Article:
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LAPD hasn’t learned much about deadly force use

Earl Ofari Hutchinson

There have been countless reports, recommendations, rule changes, investigations, civilian checks and balances on the LAPD, and Black Live Matters protests. It’s as if none of these things ever happened or meant little-to-nothing. The LAPD’s wanton, reckless, outrageous slaying of 14-year-old Valentina Orellana Peralta is grim testimony to that.

LAPD shootings are drastically up from a year ago, over 20 to be exact. Even when the LAPD shot fewer people, the death toll from the shootings has remained high.

Now we have the Peralta slaying. This rammed home again the perennially troubling issue of what, when and how LAPD officers should use non-lethal force. In the Peralta slaying, the official version is that officers responded to a violent incident call at a Burlington store in North Hollywood. There were reported shots and a gunman. No gun was found and no evidence of shots.

What makes the Peralta slaying even more outrageous is that it and the other LAPD shootings come in the wake of the historic legislation the state legislature passed on Jan. 1, 2020. It mandated strict training, accountability and discipline procedures for the use of force by officers. Since the law was passed, however, the number of shootings, some questionable, has not dropped.

The one certainty in the latest killing is that it’s not an isolated case of deadly force used by the LAPD. So, the question again in the latest shooting is, did she have to die? The stock answer is that whenever a suspect poses a direct threat to an officer, or an officer responds to a potentially life-threatening incident, he or she can use whatever force is necessary, up to and including deadly force. In more cases than not this is a strictly subjective judgment call. And in almost all cases, officers that use lethal force are shielded from prosecution in the absence of iron-clad proof of wrongdoing. No LAPD officer has been prosecuted for the use of deadly force on duty, no matter how questionable, in many years.

A prosecution must leap a mountainous bar, requiring the testimony of another officer, a smoking-gun body or dashcam recording, or a preponderance of consistent testimony from civilian eyewitnesses that the killing was unjustified. Even then, the victim must have been unarmed, and in most cases not in the commission of a crime. But what if the victim is armed with a knife, stick, screwdriver or any other non-firearm weapon? And the victim is a woman, and suffers from mental or emotional challenges?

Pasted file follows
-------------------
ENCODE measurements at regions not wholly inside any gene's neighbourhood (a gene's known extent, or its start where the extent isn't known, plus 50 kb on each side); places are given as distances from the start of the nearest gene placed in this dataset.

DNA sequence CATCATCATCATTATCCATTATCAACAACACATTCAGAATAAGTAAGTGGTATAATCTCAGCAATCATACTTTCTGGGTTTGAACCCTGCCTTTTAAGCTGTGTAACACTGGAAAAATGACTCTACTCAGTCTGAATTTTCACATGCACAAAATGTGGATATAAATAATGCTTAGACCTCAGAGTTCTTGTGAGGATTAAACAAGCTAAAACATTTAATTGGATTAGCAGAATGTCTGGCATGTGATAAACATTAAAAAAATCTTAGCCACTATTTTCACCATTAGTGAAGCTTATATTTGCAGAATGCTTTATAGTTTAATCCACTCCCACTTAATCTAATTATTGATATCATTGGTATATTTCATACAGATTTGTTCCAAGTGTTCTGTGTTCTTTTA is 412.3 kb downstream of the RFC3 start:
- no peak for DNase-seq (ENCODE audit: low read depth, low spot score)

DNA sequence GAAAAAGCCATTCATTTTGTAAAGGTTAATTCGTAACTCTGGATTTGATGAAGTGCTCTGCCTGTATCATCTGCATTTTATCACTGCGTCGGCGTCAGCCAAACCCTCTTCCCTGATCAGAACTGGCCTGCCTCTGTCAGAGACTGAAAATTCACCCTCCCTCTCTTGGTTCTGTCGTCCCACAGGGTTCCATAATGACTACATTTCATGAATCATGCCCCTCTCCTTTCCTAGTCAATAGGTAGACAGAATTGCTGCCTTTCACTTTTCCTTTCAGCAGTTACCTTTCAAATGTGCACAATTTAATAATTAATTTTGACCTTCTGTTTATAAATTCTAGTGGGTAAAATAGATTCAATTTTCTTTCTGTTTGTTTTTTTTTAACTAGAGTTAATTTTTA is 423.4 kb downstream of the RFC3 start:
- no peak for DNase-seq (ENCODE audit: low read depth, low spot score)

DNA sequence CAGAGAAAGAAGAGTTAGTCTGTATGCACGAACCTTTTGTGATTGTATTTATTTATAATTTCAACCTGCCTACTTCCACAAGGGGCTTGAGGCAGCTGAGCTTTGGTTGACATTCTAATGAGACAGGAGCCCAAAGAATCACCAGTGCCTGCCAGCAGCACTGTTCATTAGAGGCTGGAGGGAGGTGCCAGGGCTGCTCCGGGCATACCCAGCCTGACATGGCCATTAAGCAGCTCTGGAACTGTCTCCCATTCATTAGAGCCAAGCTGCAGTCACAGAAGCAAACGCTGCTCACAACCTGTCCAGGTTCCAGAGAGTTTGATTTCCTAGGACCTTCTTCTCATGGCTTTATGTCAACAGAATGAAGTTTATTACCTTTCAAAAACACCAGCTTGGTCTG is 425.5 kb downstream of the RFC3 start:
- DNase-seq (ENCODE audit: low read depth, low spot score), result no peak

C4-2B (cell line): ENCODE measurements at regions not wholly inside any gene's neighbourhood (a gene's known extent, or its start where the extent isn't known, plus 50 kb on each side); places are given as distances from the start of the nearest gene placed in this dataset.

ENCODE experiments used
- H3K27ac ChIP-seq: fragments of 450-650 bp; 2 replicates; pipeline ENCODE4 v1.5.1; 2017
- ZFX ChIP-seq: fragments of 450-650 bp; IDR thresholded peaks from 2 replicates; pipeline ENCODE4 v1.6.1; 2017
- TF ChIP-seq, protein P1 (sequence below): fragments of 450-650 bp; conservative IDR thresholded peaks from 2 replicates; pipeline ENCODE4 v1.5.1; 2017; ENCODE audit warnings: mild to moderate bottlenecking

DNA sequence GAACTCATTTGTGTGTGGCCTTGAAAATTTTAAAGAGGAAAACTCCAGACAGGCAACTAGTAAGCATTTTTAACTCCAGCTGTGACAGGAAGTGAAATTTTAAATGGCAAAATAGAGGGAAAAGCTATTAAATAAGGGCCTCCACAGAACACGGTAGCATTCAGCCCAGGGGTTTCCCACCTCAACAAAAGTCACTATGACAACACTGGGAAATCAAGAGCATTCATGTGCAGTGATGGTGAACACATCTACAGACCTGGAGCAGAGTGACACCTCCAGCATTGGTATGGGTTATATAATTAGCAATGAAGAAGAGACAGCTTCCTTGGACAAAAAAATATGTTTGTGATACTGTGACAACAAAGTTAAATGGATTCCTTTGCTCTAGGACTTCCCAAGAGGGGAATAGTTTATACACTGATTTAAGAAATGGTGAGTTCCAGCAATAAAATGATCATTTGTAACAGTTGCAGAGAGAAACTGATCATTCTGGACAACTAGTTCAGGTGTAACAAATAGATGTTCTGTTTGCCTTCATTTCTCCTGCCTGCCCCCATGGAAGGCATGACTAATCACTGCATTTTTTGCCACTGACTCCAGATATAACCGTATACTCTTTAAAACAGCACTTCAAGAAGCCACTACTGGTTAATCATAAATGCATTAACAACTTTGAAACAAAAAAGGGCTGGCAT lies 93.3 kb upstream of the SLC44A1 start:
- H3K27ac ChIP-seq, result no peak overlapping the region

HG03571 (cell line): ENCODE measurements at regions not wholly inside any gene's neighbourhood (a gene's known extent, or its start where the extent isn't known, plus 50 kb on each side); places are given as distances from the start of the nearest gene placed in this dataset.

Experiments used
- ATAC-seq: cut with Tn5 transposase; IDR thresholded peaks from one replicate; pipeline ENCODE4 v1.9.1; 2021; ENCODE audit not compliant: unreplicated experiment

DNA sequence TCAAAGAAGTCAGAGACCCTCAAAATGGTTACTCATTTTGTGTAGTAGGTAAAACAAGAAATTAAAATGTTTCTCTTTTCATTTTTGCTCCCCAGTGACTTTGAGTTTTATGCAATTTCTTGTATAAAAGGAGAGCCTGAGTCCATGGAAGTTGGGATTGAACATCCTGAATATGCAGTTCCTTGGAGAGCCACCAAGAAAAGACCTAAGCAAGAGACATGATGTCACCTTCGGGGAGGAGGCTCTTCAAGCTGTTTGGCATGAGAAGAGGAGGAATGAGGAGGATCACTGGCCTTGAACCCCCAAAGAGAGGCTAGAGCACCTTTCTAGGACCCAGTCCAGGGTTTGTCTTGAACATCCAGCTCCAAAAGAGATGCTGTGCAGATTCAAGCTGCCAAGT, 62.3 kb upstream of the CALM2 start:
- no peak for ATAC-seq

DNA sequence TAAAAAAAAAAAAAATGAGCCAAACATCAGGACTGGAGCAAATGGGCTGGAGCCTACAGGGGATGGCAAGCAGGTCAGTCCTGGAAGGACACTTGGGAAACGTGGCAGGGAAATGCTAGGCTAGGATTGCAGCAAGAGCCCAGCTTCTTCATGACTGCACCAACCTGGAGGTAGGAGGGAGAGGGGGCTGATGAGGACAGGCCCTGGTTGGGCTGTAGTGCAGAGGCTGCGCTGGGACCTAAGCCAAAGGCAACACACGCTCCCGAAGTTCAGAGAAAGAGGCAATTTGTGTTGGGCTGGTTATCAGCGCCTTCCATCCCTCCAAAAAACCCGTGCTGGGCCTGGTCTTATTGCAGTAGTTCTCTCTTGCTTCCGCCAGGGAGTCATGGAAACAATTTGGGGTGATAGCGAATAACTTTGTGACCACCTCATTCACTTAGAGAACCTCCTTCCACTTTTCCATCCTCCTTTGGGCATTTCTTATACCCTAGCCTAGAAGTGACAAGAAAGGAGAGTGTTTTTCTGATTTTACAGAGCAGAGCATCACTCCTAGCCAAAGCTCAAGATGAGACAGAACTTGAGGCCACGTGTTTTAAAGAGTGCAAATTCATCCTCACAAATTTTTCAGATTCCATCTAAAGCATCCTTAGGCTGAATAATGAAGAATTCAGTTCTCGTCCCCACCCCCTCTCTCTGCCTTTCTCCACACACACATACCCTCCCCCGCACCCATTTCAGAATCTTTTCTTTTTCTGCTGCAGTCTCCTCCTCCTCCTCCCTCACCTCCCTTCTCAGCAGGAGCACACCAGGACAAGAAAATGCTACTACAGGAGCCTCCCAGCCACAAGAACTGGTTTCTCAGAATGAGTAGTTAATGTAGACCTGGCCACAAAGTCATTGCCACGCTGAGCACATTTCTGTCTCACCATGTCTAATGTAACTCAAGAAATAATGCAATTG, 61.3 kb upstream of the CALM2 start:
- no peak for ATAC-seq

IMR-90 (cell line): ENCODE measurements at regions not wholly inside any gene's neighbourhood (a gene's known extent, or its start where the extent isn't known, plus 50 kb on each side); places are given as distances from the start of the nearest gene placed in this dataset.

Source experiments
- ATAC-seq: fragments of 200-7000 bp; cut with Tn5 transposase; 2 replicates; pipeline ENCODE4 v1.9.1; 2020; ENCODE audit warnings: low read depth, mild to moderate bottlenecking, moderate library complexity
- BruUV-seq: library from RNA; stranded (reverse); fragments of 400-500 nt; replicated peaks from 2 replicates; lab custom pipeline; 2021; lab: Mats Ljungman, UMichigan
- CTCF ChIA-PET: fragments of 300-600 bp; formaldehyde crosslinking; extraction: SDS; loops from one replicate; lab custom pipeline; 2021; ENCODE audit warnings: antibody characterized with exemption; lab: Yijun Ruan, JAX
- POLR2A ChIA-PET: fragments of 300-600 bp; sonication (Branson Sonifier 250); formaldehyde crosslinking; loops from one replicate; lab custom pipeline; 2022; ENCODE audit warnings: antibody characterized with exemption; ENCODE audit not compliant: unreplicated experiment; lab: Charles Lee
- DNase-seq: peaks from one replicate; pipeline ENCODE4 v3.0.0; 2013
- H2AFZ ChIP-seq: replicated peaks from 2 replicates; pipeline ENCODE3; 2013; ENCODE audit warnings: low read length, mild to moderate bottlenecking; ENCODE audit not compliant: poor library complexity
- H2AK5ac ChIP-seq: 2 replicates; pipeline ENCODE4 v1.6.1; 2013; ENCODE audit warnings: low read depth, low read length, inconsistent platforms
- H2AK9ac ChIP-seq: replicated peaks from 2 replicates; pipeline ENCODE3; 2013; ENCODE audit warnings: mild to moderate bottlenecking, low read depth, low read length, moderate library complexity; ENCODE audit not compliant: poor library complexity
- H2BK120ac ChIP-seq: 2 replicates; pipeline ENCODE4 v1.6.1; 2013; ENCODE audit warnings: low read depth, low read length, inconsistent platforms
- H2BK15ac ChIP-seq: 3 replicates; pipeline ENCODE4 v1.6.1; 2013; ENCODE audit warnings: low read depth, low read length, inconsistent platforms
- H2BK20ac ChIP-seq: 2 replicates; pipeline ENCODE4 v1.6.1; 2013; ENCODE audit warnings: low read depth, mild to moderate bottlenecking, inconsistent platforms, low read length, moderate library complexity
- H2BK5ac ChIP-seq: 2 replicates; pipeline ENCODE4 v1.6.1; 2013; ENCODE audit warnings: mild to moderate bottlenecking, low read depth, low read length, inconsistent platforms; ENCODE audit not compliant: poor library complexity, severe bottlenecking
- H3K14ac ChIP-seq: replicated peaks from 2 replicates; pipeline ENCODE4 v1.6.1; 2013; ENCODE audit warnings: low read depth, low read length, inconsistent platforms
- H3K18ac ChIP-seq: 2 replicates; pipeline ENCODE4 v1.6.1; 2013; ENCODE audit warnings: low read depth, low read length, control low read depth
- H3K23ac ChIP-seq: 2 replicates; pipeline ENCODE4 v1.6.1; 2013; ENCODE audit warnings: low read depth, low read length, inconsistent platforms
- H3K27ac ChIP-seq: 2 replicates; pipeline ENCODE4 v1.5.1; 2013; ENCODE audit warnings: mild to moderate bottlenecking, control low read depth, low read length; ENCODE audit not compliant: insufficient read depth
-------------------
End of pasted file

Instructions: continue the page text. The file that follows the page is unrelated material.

The LAPD and other police departments have long grappled with these thorny questions. There is no one-size-fits-all answer. Police departments have an array of non-lethal weapons that include bean bags, tasers, stun guns, rubber and wooden bullets, pepper spray and of course, shouts, commands and attempts to talk down a suspect. But in the event of any sudden movement toward an officer, all bets are off. The outcome is almost always deadly force.

While the use of force levels will even in the best-case situations remain a judgment call, there still must be clear policy guidelines that spell out the likely situations in which non-lethal force can and must be used. There are court rulings that give solid guidance on this. One is the Supreme Court decision in 1985 that forbids police officers from shooting a fleeing person unless the individual poses a significant physical threat to the officer. In all such cases where there is no threat, the officer must use and continue to use non-lethal force.

A sweeping National Institute of Justice study in 2011 on the use of non-lethal force found that injuries to officers and suspects markedly decreased with the use of non-lethal devices, from tasers to pepper spray. It also recommended training requirements that officers evaluate the age, size, sex, apparent physical capabilities and health concerns of a suspect in determining what level and type of force to use.

The answer to the question of whether the use of deadly force in the slaying of Peralta was necessary is a resounding no. This makes it even more compelling for LAPD officials and the LA Police Commission to take an even harder look at when non-lethal force should be used. This is not just a matter of life and death, and of good public and police policy. The family of Valentina Orellana Peralta deserves no less.

Earl Ofari Hutchinson is an author and political analyst.